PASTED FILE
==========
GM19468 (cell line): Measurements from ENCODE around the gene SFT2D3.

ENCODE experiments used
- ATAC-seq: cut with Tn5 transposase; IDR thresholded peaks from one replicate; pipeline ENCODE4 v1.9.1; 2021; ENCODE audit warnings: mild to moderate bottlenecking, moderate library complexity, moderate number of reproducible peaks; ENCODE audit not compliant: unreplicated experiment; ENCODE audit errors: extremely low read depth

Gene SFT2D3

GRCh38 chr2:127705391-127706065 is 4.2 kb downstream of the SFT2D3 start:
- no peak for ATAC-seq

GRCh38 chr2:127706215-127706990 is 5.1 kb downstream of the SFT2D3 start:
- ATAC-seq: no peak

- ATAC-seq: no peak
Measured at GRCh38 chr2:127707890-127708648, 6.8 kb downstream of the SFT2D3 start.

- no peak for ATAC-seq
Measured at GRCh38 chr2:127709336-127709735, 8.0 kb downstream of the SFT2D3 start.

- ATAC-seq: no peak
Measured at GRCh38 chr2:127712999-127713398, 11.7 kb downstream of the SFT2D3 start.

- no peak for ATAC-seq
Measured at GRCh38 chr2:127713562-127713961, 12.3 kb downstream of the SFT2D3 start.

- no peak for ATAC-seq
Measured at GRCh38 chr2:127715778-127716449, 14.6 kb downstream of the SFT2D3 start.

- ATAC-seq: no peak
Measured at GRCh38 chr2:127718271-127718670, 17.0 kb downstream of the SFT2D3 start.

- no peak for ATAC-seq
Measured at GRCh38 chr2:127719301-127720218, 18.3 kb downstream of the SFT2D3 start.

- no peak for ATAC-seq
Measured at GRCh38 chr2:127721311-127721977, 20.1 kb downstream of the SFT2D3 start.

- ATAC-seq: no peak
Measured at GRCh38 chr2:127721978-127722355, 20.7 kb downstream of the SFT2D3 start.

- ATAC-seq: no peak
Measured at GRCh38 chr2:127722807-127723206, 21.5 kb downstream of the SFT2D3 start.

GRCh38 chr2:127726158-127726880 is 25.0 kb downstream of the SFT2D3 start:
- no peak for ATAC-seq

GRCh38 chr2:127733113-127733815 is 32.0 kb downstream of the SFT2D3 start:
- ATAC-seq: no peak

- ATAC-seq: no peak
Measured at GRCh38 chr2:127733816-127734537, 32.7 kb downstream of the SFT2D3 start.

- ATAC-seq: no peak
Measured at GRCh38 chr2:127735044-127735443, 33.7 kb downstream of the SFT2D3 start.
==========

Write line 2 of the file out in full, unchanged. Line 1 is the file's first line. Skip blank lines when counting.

ENCODE experiments used